Yep - I played around with one at a Best Buy as I'm eligible, today in fact, to upgrade my phone at a discount. It felt cheap and the touch menu navigation SUCKED. After about 30 seconds I simply put it down and walked away, shocked at how bad it was. This is coming from someone who still has and enjoys a 3G iPod... it has its quirks but it's light-years ahead of the Chocolate... funny how it is over 3 years old!



    I'm glad my Verizon contract is up in 2 months... can't wait to see what Apple may have up its sleeve
  • Reply 18 of 160
    Has there been any mention of a camera or video capabilities?
  • Reply 19 of 160
    haggarhaggar Posts: 1,568member
    It will be a 1 button phone because Steve says people find the 10 digit keypad confusing. To operate the phone, you press the button once to dial a 1, double-press to dial 2, triple-press to dial 3, and so on. Other functions can be activated by holding down the button for a certain length of time. Hold for 1 second to access the menu, hold 2 seconds to turn the phone on or off, hold 3 seconds to activate speakerphone, hold 4 seconds to turn vibrator on or off, etc.



    Next will be Apple's own line of cars with only 1 foot pedal because Steve says 3 pedals are confusing.
  • Reply 20 of 160
    Quote:
    Originally Posted by Haggar


    It will be a 1 button phone because Steve says people find the 10 digit keypad confusing. To operate the phone, you press the button once to dial a 1, double-press to dial 2, triple-press to dial 3, and so on. Other functions can be activated by holding down the button for a certain length of time. Hold for 1 second to access the menu, hold 2 seconds to turn the phone on or off, hold 3 seconds to activate speakerphone, hold 4 seconds to turn vibrator on or off, etc.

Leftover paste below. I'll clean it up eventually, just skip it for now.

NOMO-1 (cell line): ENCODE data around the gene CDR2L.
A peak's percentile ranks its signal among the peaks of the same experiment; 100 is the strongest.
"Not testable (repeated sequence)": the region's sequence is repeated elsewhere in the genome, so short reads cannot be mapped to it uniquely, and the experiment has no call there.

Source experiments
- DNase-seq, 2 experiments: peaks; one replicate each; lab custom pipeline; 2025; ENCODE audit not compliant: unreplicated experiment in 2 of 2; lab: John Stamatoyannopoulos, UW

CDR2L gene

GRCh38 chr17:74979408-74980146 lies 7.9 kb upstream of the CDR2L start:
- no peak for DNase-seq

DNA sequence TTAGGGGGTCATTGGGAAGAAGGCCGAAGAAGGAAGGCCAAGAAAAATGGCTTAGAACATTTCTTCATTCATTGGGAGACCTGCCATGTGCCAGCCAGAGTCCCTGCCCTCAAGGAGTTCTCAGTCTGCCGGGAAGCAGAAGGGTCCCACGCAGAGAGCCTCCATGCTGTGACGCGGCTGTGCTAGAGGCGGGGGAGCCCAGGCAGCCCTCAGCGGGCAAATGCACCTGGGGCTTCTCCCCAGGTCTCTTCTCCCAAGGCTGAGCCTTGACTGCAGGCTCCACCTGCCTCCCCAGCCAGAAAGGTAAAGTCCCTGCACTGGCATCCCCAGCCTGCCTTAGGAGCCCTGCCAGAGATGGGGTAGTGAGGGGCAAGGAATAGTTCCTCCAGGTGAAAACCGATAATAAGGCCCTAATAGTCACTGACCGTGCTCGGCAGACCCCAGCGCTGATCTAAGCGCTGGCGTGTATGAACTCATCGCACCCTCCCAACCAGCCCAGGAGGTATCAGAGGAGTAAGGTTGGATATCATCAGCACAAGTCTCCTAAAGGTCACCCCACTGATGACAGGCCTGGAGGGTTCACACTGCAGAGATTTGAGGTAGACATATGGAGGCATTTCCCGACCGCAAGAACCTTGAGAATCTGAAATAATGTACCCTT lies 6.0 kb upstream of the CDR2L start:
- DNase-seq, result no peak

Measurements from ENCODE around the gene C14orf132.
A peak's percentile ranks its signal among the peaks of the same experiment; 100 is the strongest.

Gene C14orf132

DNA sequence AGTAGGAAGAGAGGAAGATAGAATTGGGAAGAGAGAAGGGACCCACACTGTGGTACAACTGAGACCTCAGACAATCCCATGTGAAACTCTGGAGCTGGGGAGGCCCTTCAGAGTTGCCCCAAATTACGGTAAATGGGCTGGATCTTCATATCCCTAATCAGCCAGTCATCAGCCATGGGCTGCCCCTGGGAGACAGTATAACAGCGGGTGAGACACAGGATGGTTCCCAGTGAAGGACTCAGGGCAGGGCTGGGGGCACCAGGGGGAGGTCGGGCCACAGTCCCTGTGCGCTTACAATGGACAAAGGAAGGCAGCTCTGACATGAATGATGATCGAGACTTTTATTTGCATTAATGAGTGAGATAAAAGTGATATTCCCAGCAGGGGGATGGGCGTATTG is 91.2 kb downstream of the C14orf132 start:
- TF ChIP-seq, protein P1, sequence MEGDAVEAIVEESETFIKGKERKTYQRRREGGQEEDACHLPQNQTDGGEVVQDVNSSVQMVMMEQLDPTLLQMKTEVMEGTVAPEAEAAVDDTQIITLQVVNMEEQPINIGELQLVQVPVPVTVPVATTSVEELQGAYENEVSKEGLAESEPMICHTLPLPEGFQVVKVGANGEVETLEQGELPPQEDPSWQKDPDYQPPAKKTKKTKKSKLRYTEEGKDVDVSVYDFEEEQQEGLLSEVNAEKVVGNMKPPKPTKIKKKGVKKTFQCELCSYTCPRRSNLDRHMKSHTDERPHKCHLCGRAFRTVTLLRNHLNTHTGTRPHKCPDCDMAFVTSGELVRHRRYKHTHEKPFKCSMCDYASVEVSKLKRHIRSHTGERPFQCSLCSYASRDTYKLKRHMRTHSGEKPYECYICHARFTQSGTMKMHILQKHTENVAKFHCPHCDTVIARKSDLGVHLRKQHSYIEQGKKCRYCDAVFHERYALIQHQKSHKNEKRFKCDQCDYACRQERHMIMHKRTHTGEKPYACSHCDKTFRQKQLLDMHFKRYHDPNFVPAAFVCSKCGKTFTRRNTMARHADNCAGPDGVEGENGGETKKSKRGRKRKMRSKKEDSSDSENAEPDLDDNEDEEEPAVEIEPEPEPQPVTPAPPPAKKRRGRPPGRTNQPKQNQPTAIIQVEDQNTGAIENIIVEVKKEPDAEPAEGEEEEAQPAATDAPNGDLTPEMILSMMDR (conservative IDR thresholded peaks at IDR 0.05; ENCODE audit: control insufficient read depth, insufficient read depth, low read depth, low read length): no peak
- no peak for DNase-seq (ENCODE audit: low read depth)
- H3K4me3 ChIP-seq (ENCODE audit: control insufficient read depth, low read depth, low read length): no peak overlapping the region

Next will be Apple's own line of cars with only 1 foot pedal because Steve says 3 pedals are confusing.



    I think this is a good candidate for the funniest thing I will read/hear today, and it's still not even 9:30 in the morning. I hope Steve someday realizes that people are actuall pretty good with multiple buttons. I think this is one thing that is really holding Apple back. For example, how many people would like a good "off" button on their iPod so they didn't have to sit there waiting, especially since holding play only works about half the time on my wife's Nano.